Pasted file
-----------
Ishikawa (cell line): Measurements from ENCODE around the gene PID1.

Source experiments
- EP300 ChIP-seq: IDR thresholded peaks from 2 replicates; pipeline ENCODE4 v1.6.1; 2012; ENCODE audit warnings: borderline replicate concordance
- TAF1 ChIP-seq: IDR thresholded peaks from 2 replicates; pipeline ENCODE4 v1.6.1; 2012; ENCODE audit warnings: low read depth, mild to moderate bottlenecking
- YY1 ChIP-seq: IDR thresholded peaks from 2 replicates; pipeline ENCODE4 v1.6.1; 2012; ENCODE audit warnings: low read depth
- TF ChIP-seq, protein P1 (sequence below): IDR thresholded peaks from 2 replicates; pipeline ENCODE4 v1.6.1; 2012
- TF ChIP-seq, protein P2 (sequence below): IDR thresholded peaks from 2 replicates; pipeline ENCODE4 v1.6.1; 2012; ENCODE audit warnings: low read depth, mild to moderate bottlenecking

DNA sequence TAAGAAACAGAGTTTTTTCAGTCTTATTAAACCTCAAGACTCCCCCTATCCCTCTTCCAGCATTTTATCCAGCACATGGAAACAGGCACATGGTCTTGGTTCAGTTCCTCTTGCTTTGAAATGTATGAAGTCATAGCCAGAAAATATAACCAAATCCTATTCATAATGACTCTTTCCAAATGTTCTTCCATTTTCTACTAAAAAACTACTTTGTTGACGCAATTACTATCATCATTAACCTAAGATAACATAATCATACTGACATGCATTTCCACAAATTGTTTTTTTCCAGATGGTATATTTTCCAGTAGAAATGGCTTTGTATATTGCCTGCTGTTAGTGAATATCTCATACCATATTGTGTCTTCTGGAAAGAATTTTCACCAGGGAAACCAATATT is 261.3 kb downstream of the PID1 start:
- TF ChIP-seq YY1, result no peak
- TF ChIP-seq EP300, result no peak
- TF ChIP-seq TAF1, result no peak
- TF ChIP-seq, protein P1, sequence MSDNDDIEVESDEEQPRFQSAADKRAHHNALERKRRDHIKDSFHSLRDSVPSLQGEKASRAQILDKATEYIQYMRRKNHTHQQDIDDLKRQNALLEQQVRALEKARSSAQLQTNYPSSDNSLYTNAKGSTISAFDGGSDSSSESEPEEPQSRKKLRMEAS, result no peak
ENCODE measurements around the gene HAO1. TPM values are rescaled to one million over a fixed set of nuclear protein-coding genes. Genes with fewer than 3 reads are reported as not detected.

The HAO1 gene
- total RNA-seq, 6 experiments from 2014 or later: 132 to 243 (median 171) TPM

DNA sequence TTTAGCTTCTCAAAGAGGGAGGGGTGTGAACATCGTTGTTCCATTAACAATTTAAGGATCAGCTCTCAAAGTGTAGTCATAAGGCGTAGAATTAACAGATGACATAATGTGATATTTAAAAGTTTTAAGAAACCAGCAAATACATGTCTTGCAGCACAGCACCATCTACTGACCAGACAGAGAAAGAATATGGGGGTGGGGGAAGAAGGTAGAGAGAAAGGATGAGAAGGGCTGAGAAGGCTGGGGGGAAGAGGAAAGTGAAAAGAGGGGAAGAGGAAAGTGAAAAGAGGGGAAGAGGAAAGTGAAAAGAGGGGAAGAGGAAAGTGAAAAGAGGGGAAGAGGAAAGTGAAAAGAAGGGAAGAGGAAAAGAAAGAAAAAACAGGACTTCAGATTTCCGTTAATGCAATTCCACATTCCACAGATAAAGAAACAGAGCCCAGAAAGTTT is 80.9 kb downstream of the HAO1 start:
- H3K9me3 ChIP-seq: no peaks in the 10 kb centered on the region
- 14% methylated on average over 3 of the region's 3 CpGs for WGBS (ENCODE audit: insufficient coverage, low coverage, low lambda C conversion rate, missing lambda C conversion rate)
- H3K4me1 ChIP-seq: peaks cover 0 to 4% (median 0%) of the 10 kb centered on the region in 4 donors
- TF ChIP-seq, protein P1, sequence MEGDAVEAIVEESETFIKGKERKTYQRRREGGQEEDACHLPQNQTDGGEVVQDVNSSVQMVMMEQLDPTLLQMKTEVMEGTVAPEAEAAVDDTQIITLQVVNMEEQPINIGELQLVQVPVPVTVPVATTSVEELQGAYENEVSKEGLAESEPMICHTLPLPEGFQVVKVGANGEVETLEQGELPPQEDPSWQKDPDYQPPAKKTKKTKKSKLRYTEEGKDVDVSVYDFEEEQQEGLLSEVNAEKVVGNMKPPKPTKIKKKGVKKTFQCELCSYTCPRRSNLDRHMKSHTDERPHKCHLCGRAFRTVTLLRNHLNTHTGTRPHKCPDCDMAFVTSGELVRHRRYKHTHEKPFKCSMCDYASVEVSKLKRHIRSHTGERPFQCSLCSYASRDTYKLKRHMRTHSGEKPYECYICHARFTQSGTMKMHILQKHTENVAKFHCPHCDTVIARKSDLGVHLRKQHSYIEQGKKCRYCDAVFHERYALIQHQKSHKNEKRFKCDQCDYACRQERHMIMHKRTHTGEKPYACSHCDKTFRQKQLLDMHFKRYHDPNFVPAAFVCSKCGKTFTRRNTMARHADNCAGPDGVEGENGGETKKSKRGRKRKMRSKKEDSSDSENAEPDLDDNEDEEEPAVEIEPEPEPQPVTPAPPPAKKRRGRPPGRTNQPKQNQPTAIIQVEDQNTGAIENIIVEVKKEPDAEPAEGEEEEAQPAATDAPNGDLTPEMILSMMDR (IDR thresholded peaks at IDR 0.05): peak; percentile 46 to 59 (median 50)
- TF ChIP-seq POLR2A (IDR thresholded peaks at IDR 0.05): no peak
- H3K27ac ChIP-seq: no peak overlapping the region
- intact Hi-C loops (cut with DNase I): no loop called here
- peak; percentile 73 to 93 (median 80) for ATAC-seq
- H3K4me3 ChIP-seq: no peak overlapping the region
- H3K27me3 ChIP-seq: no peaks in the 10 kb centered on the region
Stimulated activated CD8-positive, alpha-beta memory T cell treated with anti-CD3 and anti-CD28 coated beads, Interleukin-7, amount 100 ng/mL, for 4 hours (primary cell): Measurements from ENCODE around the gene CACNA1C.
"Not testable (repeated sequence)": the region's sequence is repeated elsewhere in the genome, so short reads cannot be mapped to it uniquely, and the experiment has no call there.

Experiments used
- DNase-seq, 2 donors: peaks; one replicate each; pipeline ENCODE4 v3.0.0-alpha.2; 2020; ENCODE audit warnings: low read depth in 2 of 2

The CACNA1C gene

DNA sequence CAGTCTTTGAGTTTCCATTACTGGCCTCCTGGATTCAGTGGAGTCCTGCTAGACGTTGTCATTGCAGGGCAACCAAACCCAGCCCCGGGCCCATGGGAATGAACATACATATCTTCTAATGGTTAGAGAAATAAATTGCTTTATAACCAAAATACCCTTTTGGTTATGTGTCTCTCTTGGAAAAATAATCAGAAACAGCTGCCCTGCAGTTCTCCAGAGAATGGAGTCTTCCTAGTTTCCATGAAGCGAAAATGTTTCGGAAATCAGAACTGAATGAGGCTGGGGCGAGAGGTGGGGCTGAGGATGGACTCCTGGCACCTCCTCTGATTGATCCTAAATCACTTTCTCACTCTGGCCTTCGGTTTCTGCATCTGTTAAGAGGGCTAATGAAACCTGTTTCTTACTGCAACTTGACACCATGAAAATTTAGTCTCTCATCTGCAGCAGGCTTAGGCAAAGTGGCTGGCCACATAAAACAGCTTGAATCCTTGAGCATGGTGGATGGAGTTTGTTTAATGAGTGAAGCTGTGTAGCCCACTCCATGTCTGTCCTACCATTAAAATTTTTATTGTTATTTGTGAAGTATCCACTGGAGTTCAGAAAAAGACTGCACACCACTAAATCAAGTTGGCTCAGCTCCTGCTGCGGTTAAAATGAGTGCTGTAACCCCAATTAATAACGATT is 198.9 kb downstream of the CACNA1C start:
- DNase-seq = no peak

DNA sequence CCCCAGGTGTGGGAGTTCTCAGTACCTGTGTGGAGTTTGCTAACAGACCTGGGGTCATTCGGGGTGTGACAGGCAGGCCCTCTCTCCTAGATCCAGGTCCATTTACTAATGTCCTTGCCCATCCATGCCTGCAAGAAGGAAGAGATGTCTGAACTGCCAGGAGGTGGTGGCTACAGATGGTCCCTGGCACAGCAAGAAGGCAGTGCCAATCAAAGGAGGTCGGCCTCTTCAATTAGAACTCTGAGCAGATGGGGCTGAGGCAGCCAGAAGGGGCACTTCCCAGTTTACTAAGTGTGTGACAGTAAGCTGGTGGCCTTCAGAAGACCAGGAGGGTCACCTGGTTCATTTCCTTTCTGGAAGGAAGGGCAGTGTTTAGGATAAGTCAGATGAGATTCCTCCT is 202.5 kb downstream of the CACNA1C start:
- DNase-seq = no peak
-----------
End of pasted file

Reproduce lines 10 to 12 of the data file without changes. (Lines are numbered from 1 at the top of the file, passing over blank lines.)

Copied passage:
- TF ChIP-seq EP300, result no peak
- TF ChIP-seq TAF1, result no peak
- TF ChIP-seq, protein P1, sequence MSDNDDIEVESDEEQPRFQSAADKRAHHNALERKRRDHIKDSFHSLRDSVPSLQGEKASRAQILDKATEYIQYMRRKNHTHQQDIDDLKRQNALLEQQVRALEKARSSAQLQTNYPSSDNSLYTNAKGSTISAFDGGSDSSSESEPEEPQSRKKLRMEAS, result no peak